Existing-home sales for the month of May will be at an annualized rate of about 5.18 million – up 2.9% from April and up 5.8% from a year ago – Auction.com's Real Estate Nowcast report forecasts.
The firm estimates that existing-home sales for the 12 months ended in May would fall in the range of 5.03 million and 5.34 million.
‘Heading into the summer buying season, we're expecting to see healthy increases in home sales activity – though those increases will likely occur at a more modest pace,’ says Rick Sharga, executive vice president of Auction.com, in a release. ‘While the jump we saw in March somewhat made up for lackluster performance in January and February, tight inventories, strict lending standards and diminished participation by investors remain significant obstacles for the market.’
Sharga also noted that the volatility seen over the past six months is a reminder for economists, investors and real estate professionals to keep monthly performance data in perspective.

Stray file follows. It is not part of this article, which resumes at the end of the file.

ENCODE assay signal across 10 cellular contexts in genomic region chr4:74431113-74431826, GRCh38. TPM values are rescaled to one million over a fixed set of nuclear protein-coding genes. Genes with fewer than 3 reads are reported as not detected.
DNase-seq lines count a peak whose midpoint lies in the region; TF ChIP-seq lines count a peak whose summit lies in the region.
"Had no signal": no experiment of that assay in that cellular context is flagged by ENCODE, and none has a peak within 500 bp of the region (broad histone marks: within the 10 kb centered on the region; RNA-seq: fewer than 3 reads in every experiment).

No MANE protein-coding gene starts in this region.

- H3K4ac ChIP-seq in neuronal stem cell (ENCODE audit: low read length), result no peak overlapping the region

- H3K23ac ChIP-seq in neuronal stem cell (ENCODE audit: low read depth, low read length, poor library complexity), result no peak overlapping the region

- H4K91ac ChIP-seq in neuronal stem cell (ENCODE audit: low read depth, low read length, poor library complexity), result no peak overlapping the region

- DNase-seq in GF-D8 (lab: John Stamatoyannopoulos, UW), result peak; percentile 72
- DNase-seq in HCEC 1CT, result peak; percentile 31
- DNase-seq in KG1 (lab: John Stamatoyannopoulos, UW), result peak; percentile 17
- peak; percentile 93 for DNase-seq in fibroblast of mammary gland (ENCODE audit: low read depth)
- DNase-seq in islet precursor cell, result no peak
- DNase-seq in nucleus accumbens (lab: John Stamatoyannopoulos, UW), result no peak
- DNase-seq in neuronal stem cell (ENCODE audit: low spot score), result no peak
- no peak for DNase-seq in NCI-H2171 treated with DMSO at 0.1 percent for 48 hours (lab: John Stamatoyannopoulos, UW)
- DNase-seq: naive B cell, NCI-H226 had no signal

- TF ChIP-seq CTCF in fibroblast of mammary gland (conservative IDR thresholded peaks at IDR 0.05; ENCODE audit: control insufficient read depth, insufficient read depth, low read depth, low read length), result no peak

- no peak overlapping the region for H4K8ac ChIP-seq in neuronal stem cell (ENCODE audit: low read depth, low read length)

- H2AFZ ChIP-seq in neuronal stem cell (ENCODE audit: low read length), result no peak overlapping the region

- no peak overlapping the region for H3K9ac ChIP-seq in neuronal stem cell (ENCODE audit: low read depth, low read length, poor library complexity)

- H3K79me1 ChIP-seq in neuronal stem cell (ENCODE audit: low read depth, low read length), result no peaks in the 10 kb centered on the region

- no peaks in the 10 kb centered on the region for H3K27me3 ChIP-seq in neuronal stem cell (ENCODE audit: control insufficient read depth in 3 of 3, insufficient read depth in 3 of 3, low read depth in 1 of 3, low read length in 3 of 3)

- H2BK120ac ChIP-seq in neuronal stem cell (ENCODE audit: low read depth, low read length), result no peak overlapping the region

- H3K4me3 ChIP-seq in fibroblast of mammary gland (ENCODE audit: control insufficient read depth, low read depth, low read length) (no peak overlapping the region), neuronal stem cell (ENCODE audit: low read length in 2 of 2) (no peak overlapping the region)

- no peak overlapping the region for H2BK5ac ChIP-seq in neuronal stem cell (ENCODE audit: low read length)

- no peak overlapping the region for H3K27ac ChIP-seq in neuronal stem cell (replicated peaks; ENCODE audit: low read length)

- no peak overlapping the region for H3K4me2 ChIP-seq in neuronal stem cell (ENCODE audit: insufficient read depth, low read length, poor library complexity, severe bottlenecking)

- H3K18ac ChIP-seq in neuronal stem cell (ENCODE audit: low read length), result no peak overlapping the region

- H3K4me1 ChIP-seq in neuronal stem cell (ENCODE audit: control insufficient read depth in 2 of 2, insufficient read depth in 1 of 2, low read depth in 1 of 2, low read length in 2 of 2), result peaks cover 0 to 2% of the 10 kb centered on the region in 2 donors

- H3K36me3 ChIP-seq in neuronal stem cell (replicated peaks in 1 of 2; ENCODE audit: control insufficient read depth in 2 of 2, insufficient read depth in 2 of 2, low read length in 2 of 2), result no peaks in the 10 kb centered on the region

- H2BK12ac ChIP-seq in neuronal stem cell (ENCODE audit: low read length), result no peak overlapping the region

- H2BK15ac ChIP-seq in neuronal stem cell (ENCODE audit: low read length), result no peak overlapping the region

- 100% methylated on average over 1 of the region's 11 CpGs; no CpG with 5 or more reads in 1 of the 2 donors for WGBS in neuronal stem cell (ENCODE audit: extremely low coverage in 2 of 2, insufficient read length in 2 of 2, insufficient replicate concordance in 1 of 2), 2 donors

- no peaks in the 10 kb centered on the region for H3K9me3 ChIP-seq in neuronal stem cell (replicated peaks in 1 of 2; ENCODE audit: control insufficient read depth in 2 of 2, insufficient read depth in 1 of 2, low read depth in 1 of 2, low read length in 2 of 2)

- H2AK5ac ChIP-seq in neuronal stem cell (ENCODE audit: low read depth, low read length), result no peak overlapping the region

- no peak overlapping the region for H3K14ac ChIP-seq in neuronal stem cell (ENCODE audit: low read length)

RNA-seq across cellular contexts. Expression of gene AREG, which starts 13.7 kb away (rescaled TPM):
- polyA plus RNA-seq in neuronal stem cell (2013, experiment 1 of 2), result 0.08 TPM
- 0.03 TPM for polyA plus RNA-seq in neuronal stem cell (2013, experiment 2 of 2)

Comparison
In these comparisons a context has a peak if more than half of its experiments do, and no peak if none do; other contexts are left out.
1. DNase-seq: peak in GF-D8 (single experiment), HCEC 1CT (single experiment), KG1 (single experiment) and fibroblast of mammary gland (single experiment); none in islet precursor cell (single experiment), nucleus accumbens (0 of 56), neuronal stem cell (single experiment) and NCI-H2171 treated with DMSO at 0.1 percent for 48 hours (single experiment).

‘It's important to keep blips like the one we saw in March in context,’ he says. ‘We're in an unusually volatile period in the housing market, with almost unprecedented swings in sales volumes from month to month. The bottom line is that in a truly healthy housing market, we'd already be on pace for 6 million existing-home sales, but at this rate, I expect that the market will stay in the 5 million range for at least the remainder of the year.’
Earlier this week, the National Association of Realtors reported that existing-home sales for April were at an annual rate of 5.04 million units – a 3.3% decrease compared to March.
Auction.com forecasts that the average price for an existing home will rise to $220,799 in May – up 4.2% compared to May 2014.
‘In our estimation, this burgeoning home price strength should help to boost sales out of their range, as a key constraint to sales at this time is the low level of inventory for sale,’ says Peter Muoio, chief economist for Auction.com. ‘Higher prices should entice more sellers into the market.’
But, stronger owner-occupier demand is also needed to offset current subdued investor purchasing activity. Muoio says, ‘Household formations have been following a much better path recently,’ which should ultimately lead to increased home sales.